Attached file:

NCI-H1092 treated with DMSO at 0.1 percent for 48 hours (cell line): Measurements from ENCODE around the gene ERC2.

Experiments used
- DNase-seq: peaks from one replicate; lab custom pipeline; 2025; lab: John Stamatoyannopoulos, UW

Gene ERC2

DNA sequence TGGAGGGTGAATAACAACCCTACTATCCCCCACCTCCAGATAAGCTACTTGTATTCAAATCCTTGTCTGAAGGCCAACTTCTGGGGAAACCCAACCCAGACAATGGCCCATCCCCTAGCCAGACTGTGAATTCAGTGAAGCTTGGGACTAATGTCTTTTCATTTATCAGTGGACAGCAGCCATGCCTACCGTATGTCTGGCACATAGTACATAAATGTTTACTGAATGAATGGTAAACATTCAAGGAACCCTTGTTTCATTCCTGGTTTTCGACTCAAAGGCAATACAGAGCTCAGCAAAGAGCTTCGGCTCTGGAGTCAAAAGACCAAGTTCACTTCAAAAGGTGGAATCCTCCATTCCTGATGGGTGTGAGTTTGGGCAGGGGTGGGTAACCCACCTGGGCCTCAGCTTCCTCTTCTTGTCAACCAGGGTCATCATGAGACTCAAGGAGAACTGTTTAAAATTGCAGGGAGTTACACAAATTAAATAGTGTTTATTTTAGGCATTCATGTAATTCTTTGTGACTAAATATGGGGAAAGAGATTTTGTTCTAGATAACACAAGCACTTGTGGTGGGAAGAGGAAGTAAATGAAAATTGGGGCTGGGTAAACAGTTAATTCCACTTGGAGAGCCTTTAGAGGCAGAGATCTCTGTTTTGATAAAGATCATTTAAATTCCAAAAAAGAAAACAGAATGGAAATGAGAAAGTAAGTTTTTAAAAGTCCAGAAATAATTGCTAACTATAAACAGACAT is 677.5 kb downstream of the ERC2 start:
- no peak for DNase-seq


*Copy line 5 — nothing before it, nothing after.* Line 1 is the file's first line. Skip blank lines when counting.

DNA sequence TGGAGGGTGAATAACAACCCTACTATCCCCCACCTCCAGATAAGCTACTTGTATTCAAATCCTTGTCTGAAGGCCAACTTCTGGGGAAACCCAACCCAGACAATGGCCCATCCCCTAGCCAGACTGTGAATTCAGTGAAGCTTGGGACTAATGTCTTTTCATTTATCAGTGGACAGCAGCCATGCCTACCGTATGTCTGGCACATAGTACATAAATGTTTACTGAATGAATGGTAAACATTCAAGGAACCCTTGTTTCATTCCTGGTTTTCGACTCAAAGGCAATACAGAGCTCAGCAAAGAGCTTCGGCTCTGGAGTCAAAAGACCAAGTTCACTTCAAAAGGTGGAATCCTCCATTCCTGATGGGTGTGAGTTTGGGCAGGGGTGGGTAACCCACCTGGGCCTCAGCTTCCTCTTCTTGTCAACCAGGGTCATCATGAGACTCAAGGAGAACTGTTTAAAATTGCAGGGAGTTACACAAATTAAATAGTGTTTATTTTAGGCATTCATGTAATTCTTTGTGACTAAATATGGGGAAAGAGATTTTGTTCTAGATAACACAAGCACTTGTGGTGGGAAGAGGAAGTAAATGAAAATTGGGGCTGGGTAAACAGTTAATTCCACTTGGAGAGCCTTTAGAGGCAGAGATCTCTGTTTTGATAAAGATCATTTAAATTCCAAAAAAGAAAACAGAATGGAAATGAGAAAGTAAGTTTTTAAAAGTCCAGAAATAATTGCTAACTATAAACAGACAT is 677.5 kb downstream of the ERC2 start: